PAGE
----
We built a house for Failet (Violet) Bwalya who is a 72 year old widow trying to raise three orphaned grandchildren. Like many in Zambia, Failet had five children but three of them died and she has been left to care for three of her grandchildren (Matthews 12, Charles 14 and Catherine 9) without any income or means of support beyond the kindness of her neighbours and what people like Habitat for Humanity can provide. Failet was living in a broken down shelter which had partially collapsed and when we arrived she had already a broken arm as a result of her dangerous living conditions. Life was difficult for Failet.
The second house was built for Jennifer Ngandwe. Jennifer is also a widow and she had seven children but six have already died and she is trying to care for her one remaining daughter and two of her orphaned grandchildren. Jennifer, not alone has no work or source of income, but she is also HIV positive, and so very vulnerable to ill health and misfortune. Her current shelter was also partially collapsed and she was badly in need of assistance.
Between us and our Zambian counterparts we managed to build a small house for each of Failet and Jennifer. Each house has three small rooms, about seven feet square, and a corrugated tin roof, in a style and to a standard which is very basic by Irish standards, but which is considered extremely good in Zambia.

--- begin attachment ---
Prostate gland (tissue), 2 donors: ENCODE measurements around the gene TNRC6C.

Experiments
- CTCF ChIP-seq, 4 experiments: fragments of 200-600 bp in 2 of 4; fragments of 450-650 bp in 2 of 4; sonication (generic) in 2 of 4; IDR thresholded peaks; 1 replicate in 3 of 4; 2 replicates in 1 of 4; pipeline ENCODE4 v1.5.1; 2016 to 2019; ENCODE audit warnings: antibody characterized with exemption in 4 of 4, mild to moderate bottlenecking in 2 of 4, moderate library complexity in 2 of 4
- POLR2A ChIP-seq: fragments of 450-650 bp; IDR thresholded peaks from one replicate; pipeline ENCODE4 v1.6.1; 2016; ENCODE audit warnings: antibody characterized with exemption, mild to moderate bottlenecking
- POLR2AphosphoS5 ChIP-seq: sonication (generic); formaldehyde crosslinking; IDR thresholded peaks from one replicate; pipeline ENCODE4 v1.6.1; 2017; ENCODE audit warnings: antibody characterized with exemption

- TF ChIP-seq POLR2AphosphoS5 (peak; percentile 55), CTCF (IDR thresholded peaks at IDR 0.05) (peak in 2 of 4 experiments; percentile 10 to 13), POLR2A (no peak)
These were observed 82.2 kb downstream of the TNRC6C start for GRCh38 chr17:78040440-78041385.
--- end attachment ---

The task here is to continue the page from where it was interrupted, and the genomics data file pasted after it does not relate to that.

The school library project, which has taken so much of my time over the past two years, is going very well, although it has taken a lot longer than I had at first thought. It took me a while to realise that I had taken on an awful lot more than I had imagined when I committed to found a library in Zambia, but with a lot of help from a lot of friends in Ireland and in Zambia, we are getting there. Early this summer, I secured from Habitat for Humanity Zambia a site for the location of the library in Chipulukusu, on a 20 year licence agreement.
A kind sponsor in Ireland has bought and paid for a 40-foot steel shipping container to transport the books to Zambia and to house the library when it gets there. The container is now full to the brim with books and ready to sail, save only that (ironically) we are overweight and we have to take some books out of the container before it can be transported. Wonderful people in schools, libraries and publishers all over the country have donated books. Friends have lent me vans to drive around the country to collect books and one very kind sponsor has provided us with a warehouse in Glasnevin where the books are stored and sorted before shipping. I had great difficulty in negotiating my way through Zambian import regulations, customs clearance and import duties, but when in Lusaka in August I met with the Irish ambassador who immediately offered to assist and he has now cleared the way so that we can ship the container through all ports and borders without difficulty.